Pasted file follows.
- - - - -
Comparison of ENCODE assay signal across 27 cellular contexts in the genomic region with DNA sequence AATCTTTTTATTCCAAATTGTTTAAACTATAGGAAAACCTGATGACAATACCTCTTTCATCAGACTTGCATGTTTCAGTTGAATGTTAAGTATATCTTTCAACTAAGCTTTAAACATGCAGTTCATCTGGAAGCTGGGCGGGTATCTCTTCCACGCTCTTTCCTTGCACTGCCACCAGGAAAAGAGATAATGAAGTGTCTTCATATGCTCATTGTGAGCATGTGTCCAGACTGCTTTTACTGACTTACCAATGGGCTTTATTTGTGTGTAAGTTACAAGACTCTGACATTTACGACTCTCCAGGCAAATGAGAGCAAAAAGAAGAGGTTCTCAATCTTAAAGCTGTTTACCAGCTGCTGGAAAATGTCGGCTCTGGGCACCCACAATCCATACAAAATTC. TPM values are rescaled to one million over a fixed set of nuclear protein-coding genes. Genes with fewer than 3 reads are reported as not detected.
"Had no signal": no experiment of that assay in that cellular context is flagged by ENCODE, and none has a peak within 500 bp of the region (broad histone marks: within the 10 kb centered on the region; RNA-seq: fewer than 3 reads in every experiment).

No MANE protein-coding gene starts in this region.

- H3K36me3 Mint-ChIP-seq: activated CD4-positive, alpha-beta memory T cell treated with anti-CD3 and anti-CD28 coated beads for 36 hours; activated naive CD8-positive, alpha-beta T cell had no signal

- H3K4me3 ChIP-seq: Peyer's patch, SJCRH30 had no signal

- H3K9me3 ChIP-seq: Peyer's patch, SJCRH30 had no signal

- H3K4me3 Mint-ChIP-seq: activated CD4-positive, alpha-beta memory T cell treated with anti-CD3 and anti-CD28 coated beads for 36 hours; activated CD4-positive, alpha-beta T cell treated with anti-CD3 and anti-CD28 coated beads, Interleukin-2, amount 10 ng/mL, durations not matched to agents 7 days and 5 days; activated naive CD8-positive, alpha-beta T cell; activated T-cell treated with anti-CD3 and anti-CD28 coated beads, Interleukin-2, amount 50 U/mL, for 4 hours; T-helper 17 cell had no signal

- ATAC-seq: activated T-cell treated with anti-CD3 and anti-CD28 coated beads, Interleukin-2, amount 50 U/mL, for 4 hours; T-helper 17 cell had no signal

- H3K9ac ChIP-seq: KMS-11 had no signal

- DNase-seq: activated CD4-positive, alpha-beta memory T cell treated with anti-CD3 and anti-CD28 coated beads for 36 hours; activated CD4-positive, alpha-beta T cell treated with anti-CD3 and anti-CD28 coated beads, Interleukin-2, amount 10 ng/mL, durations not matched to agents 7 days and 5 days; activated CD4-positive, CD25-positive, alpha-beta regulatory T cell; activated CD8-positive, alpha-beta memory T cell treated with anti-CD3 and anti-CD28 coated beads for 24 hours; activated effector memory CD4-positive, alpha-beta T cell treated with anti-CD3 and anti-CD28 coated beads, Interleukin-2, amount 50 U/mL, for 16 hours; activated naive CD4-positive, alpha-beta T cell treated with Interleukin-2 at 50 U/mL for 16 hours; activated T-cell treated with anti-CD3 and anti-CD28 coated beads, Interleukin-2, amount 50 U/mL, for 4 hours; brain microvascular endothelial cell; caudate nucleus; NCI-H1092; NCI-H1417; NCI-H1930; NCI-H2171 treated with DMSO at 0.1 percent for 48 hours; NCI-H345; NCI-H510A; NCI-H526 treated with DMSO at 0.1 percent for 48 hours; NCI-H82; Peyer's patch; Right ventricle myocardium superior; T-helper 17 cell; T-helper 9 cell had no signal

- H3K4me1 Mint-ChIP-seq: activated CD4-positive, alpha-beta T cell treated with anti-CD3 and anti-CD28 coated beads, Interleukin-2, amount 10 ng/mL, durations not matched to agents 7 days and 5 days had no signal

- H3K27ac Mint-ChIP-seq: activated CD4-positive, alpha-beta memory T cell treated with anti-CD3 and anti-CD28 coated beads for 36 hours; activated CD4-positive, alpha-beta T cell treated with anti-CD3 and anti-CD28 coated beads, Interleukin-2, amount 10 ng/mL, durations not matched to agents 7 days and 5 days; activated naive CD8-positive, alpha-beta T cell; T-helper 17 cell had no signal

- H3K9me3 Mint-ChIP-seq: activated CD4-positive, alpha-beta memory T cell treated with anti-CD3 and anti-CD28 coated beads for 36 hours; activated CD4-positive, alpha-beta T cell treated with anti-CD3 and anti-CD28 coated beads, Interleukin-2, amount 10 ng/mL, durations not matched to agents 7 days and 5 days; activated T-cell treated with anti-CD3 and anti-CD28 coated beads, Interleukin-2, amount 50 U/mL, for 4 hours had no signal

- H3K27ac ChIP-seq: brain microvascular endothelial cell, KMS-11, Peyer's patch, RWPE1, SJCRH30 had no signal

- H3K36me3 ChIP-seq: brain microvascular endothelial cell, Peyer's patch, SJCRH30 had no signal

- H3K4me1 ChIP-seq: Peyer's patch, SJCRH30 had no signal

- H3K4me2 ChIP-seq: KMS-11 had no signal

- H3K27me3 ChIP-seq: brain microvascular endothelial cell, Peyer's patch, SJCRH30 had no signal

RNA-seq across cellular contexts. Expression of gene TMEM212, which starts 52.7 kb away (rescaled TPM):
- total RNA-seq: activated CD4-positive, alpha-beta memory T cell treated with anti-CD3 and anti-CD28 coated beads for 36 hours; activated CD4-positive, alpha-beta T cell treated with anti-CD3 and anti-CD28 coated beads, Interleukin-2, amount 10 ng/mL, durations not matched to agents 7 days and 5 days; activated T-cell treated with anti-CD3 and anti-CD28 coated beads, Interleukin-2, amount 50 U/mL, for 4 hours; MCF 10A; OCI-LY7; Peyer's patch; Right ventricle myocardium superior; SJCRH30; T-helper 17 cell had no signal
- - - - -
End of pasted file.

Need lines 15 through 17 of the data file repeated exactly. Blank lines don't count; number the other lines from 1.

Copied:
- H3K36me3 ChIP-seq: brain microvascular endothelial cell, Peyer's patch, SJCRH30 had no signal

- H3K4me1 ChIP-seq: Peyer's patch, SJCRH30 had no signal

- H3K4me2 ChIP-seq: KMS-11 had no signal